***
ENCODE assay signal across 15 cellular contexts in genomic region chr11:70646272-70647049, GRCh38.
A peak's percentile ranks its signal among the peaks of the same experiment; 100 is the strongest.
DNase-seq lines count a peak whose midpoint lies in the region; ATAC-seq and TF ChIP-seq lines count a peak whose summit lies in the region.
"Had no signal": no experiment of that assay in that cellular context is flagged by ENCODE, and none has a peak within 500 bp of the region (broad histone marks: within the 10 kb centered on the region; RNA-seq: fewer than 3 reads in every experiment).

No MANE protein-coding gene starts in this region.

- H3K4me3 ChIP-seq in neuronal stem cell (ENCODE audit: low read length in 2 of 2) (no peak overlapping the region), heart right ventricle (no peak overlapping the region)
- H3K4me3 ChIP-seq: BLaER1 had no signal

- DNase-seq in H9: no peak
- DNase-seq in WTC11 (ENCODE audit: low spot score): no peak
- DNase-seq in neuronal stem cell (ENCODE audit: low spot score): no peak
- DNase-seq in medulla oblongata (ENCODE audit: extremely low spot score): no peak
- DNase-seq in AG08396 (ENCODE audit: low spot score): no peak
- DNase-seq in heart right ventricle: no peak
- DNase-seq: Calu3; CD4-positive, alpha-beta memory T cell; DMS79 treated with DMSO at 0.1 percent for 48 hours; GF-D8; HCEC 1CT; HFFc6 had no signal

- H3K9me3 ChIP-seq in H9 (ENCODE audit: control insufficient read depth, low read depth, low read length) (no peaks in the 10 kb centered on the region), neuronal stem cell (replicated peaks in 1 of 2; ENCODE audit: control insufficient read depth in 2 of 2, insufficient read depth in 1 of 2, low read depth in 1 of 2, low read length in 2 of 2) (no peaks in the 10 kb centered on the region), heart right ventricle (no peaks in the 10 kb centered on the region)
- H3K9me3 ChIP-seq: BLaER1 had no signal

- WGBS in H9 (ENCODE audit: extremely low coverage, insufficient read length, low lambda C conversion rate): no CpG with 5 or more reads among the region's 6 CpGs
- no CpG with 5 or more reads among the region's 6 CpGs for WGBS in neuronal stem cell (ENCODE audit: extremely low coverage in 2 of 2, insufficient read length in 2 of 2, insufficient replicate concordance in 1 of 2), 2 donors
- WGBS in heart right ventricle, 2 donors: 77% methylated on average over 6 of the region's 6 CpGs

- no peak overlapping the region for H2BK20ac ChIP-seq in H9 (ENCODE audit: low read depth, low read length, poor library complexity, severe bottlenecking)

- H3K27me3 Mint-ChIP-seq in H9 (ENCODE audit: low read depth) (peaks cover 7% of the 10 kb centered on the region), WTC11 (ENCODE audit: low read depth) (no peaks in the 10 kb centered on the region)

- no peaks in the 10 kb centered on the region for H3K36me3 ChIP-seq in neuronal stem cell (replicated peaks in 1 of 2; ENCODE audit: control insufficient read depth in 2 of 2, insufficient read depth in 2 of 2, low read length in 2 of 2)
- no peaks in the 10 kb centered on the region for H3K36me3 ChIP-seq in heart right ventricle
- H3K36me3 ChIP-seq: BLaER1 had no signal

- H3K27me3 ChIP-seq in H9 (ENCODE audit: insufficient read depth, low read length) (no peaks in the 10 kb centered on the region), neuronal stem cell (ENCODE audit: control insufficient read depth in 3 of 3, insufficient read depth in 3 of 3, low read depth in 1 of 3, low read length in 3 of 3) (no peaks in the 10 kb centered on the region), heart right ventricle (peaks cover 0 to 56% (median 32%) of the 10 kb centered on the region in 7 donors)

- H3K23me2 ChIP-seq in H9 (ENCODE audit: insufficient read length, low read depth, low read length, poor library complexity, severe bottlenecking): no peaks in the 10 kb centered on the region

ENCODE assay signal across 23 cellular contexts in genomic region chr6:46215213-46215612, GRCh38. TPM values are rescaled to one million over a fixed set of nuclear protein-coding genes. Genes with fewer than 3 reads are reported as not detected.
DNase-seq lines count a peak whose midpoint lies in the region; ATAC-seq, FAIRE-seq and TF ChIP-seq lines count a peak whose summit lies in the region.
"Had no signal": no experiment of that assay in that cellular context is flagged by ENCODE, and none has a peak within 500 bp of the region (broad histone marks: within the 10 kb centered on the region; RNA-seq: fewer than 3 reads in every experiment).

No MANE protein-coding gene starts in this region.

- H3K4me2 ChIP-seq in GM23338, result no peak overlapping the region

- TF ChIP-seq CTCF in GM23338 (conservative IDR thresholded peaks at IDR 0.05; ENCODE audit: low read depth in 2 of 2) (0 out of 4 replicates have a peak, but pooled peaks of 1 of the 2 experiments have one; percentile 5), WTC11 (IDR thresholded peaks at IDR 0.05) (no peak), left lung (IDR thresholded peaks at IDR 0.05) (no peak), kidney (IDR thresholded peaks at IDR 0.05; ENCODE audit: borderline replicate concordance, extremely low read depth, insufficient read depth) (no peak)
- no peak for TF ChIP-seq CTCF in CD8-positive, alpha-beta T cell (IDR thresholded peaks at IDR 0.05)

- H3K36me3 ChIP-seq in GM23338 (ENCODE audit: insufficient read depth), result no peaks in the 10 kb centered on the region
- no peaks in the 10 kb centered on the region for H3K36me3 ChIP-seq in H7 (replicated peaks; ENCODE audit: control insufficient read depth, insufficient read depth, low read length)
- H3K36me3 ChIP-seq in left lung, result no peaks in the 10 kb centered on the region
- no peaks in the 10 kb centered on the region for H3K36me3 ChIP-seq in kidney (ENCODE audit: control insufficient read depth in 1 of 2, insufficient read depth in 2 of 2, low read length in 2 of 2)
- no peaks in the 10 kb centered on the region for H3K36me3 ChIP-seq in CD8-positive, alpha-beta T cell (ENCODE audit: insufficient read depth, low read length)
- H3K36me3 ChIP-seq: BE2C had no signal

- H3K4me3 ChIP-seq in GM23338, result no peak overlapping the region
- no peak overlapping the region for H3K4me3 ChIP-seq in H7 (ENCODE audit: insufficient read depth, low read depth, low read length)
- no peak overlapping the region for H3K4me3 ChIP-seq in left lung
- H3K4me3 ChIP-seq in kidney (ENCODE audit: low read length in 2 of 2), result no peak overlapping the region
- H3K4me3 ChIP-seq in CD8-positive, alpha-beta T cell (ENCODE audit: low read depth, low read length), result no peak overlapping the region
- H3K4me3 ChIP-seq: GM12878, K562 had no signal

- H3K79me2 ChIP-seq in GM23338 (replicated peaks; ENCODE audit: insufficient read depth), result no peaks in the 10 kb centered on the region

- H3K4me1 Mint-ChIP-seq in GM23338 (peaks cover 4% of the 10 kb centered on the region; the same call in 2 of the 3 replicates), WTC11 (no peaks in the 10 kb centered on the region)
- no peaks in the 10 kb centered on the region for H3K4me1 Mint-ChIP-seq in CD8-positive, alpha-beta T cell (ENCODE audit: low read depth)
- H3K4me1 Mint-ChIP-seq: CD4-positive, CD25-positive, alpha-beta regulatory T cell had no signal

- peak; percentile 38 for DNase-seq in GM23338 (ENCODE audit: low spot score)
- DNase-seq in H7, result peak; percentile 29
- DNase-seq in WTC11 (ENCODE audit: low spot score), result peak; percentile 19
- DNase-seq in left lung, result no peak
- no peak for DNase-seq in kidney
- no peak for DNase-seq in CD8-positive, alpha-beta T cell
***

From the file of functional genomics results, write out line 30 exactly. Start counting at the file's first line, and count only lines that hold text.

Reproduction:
No MANE protein-coding gene starts in this region.